HOUSEHOLD DISASTER PREPAREDNESS
October 30, 2012
Your Wellness as a Survival Tool: The Dog Story.
Why are nutritional supplements news for households planning their own disaster preparedness? Haven't supplements been around a while? Well, yes and no.
The concept of supplements for your household disaster brings two news items. First, genetically modified foods are becoming so depleted of nutrients that harvests today will become the depleted foods on your shelf in time of emergency.
The second news is that science has determined that recommended daily dosages of vitamins, nutritionals and others are far under-estimated for what the body really needs. The body actually requires much more in nutrition. Diabetes experts, for instance, now routinely recommend megadoses of nutritionals to patients.
This brings me to what I call The Dog Story. My wife and I attended a business convention in Utah. Headed for home, we shared a courtesy shuttle with some other conventioneers. One of them was Victoria, who had elected to take supplements to aid her recovery from a heart transplant. Victoria wanted to tell us her story, not about her transplant, but about her dog.
Victoria loved to feed her dog those doggie treats. Those treats looked like tablets. The dog loved the doggie treats and everything was fine until the day Victoria found her big-box supply of her Vitamin D cannister rolling around empty on the floor and a few loose tablets. The dog mistook the vitamins for doggie treats and ate hundreds of them.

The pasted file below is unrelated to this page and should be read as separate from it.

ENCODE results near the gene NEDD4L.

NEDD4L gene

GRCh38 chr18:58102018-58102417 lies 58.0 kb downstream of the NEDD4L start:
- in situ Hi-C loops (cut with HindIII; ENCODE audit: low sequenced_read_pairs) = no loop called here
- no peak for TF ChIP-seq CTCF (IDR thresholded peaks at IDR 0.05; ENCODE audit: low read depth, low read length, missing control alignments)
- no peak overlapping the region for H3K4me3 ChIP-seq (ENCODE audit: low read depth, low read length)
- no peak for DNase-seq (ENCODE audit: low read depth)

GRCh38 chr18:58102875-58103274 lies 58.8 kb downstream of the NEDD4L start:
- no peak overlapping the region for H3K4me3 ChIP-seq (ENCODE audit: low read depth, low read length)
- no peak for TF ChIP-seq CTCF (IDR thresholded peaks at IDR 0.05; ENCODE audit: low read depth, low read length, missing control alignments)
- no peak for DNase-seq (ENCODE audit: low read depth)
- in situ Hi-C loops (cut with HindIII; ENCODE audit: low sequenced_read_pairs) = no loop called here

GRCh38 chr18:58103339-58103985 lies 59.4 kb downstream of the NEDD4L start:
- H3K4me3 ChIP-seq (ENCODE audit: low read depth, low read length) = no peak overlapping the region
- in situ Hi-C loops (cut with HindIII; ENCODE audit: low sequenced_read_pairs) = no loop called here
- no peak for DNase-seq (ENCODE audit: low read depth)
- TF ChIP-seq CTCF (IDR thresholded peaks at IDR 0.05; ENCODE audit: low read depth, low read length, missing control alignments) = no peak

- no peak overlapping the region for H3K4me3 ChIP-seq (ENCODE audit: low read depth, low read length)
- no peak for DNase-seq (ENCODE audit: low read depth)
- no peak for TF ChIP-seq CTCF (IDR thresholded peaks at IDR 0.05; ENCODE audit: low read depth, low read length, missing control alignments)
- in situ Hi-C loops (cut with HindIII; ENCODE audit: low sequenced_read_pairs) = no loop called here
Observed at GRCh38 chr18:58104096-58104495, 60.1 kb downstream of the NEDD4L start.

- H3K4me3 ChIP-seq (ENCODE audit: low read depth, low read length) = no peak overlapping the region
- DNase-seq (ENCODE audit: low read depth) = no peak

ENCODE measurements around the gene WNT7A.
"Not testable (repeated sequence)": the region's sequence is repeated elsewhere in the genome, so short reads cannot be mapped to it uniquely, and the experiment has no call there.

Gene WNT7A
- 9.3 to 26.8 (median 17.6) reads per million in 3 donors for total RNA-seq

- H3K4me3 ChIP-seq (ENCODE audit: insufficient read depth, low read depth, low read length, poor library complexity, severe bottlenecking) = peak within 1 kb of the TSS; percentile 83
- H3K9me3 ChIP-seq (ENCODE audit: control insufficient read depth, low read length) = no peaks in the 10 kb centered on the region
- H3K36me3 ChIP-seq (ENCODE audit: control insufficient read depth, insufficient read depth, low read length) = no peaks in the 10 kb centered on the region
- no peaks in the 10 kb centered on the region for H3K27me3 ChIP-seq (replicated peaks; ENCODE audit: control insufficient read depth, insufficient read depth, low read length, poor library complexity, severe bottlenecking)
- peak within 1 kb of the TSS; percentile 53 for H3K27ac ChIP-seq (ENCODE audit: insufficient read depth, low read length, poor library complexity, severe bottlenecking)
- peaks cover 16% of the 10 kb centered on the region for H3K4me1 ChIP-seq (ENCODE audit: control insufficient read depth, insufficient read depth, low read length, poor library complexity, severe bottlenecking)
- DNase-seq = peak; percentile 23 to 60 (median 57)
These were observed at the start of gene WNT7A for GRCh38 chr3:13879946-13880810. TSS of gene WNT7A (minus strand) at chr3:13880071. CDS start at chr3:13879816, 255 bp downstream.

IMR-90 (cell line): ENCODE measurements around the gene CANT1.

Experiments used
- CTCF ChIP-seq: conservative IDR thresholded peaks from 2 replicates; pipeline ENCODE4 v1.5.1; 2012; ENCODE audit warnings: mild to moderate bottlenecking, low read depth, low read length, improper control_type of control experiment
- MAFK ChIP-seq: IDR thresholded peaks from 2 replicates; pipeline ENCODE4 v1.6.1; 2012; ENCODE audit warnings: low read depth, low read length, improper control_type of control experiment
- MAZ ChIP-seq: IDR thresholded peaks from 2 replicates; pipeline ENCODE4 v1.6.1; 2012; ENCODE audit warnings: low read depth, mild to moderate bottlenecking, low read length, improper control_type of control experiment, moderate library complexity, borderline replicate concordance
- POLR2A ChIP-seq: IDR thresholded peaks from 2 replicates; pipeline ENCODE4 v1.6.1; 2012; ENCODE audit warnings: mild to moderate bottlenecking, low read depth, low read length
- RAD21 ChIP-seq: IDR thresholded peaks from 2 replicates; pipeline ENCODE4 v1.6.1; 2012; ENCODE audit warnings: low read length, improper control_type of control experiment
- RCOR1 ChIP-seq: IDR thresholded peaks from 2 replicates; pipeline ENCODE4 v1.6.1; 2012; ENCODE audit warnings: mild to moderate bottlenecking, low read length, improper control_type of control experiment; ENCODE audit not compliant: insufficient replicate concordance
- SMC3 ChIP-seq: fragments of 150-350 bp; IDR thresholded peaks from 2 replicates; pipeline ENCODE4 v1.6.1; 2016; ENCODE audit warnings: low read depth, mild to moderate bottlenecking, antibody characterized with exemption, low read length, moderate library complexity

Victoria rushed her dog to the veterinarian. The doctor verified that the dog swallowed a stomachful of tablets, then he told her to say good-bye to her pet and to stay with him in the clinic until the end.
But the end didn't come.
Hours passed. Shouldn't he be dead by now? Why isn't he even sick?
The doctor surmised from the evidence: some vitamins are not as potent as consumers believe; they may have the vitamin in the capsule, sure, but it cannot be utilized by the body. It's in every capsule in order to be legal as advertised, but it cannot be absorbed by the body.
This made her mad. Victoria had mixed emotions, of course: her dog was alive and well, but she had not received what she paid for, in every manner of speaking. Not only was Victoria cheated out of her value, but she also wasted precious confidence and faith in the concept, and she wasted precious time in improving her post-transplant quality of life.
Victoria's experience is a story of bioavailability, or the lack of it, that is. Bioavailability is the chemical formulation of the product such that the body can utilize it. It's a more expensive manufacturing process, so only the leading companies really put this formulation into their quality.
This experience is also what brought Victoria to the same convention we were attending.
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The importance of being alert and at your healthiest as part of survival plans is that it is good for the country when more citizens make it out alive and well on the other side. Disasters have a nasty habit of generating threatening new policy, health care quality, dependency, our more burdens on our economy and freedoms.
In a world where supplements seem to have been around for a long time, they really haven't been present at all where they belong: in the body. Some companies emphasize bioavailability and deliver it, and that feature is news for any household making nutritional supplements a very important quality-of-life part of their disaster preparedness plan on so many levels.